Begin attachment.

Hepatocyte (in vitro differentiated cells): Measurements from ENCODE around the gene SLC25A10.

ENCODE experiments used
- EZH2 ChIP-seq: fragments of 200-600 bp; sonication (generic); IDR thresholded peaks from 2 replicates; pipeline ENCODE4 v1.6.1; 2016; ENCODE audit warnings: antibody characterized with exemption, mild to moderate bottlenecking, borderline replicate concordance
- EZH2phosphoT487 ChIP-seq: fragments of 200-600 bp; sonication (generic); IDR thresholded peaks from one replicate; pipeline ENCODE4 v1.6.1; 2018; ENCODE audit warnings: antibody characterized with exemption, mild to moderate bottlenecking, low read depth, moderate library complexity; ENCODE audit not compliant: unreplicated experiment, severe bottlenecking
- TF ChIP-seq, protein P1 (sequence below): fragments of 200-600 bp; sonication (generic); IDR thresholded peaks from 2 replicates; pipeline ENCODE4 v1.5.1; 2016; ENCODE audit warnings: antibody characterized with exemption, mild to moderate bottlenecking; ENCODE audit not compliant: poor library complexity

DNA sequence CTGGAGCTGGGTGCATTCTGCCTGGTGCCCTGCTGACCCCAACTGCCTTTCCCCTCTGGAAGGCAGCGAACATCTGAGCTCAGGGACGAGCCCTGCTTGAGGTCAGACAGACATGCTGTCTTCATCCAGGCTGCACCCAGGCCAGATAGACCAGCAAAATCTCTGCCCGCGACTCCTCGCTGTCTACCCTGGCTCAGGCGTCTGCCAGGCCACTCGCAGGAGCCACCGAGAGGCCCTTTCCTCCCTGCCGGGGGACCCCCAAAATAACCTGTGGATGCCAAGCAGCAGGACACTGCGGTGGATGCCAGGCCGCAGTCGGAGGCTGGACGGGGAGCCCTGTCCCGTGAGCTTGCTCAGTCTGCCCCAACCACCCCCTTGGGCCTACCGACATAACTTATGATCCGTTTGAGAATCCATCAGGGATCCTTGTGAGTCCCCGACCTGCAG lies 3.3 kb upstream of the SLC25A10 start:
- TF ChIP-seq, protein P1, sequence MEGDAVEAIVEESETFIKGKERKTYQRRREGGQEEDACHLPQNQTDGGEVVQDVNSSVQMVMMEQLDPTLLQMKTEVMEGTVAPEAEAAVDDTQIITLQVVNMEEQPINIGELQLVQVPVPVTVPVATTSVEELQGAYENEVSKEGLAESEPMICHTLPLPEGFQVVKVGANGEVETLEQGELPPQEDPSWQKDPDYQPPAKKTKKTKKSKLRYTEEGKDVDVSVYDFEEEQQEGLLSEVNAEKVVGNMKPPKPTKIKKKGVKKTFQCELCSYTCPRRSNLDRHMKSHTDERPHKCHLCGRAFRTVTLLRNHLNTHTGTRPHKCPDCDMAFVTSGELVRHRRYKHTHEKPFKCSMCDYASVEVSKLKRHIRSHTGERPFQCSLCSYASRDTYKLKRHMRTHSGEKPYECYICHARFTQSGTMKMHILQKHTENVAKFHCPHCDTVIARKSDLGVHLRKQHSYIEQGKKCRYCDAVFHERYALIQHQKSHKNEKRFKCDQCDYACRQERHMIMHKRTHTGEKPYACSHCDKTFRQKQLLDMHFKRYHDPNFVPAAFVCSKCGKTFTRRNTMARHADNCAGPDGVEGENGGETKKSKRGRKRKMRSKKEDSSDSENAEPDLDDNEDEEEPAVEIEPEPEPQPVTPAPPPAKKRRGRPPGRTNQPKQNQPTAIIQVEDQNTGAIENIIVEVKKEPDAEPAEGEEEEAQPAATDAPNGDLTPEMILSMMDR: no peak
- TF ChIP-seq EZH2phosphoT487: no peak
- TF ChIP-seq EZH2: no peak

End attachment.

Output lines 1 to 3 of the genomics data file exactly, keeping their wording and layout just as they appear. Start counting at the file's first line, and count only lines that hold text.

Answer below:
Hepatocyte (in vitro differentiated cells): Measurements from ENCODE around the gene SLC25A10.

ENCODE experiments used
- EZH2 ChIP-seq: fragments of 200-600 bp; sonication (generic); IDR thresholded peaks from 2 replicates; pipeline ENCODE4 v1.6.1; 2016; ENCODE audit warnings: antibody characterized with exemption, mild to moderate bottlenecking, borderline replicate concordance